Hurricane Sandy accomplished what pleas and protests from environmentalists couldn’t: it put climate change front and center in the presidential campaign.
It also underpinned New York Mayor Michael Bloomberg's endorsement Thursday of President Obama, which he explained by saying Sandy brought the election stakes into “sharp relief.”
Media attention to climate has grown as well, most memorably on a Bloomberg BusinessWeek cover that plastered the words “It’s Global Warming, Stupid,” over a picture of a flooded New York City street.
Climate change, in short, is having its moment after being shut out of all three presidential debates last month.
“This hurricane can, in fact, potentially move the needle in terms of opinion about climate change. Whether that translates into policy actions, that’s a much bigger question,” said Anthony Leiserowitz, director of the Yale Project on Climate Change Communication.
Environmentalists don’t want to let the moment slip away and are using the storm to renew their push for curbs on carbon emissions.
“I do think there has been a political realignment of the climate issue as a result of Sandy,” said Joe Mendelson, director of global warming policy for the National Wildlife Federation. “I think whoever is in office coming out of the election will have to recognize that climate has to be dealt with.”
The last several years have been a mixed bag for climate advocates in Washington. They lost big when a sweeping emissions-capping bill fell apart on Capitol Hill, but scored long-sought victories on climate regulations and mileage standards for automobiles.
Tuesday’s election is a crossroads for the movement: Mitt Romney has vowed to scuttle rules from the Environmental Protection Agency that he says will harm the economy, while advocates hope that Obama would press ahead in a second term with policies such as carbon standards for existing power plants.
It’s unclear how Sandy will affect it all. But there’s plenty of evidence that a single event can leave a lasting mark on the nation’s energy and environmental policies.
The 2010 BP oil spill lead to tougher safety rules, while a huge winter storm that year probably helped bury climate legislation in the Senate (even though scientists say extreme snowfall does not disprove global warming).
Further back in time, the nuclear accident at Pennsylvania’s Three Mile Island in 1979 helped stop new reactor construction in the United States for 30 years.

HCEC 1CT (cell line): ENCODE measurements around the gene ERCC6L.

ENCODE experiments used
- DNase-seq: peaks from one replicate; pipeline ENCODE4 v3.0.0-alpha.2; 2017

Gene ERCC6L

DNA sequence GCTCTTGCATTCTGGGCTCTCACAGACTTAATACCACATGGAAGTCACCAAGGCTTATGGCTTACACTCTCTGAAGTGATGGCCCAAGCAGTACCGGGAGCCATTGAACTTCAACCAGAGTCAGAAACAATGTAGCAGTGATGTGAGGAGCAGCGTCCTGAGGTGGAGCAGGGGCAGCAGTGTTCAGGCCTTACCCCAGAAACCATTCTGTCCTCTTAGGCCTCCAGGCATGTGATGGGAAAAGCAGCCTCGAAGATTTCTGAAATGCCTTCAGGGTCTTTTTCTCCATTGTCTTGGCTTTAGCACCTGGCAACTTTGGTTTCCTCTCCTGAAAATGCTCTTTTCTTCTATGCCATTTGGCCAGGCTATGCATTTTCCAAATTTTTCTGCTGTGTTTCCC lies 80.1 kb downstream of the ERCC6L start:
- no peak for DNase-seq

But after years of gridlock on climate and energy issues, it’s far from certain that Sandy will shake things up in Washington, D.C.
Tobe Berkovitz, a professor of communications at Boston University, said he doesn’t expect a sea change in climate politics comparable to Three Mile Island.
“Thirty years ago media was so much more centralized, there was much more of a cohesive theme in coverage of something like that,” he said.
“In another two months, most people are going to go back to the key issue that they have seen as important over the last several years, and that is the economy and what effect is it having on their family,” he said.
House Republicans, who are expected to retain their majority on Election Day, say that their drive to scuttle EPA climate change rules will continue unabated in the next Congress.
“Our legislation protects America jobs and middle class families — the reckless cap-and-tax agenda promoted by President Obama’s EPA will destroy American jobs and hurt middle class families,” said Kevin Smith, a spokesman for Speaker John Boehner (R-Ohio).
Undaunted, environmentalists have quickly worked Sandy into their political messaging in the closing days of the 2012 elections.
“In the aftermath of a year marked by devastating droughts, floods, and wildfires, topped off by the havoc wrought by the Superstorm Sandy, the decisions we make on these energy issues will determine whether we power our nation with dirty fuels that will make our climate crisis even worse, or clean energy that creates new jobs while protecting our planet and our families,” states a Sierra Club memo circulated Friday afternoon on the stakes in 2012.
Hurricane Sandy arrived after a year that already saw record-setting heat waves, drought and massive western wildfires. Scientists say that warmer ocean waters and greater atmospheric moisture from climate change are fueling the power and precipitation from storms.
But scientists are far more cautious about attributing the existence of a storm to climate change, and say it’s hard to determine whether global warming played a role in weather patterns that pushed Sandy west into New York and New Jersey.
The storm hit amid a shift in polls that has found growing public agreement with the overwhelming view among scientists that climate change is underway.
A Pew Research Center poll released in mid-October found 67 percent of Americans say there is solid evidence of global warming. That’s four points higher than 2011 and 10 points higher than 2009, although it remains well below the 77 percent who held that view five years ago.
A Yale University-George Mason University poll released in October showed that 74 percent of Americans believe that global warming is affecting weather in the United States.
“Sandy arrives amidst all of that other extreme weather experience and our data shows that many people are starting to connect the dots,” said Yale’s Leiserowitz.
Mendelson predicted that opponents of actions to curb emissions would increasingly find themselves in political jeopardy.
“There is no question that efforts to stop taking action on climate change will face some headwinds coming out of Sandy,” he said.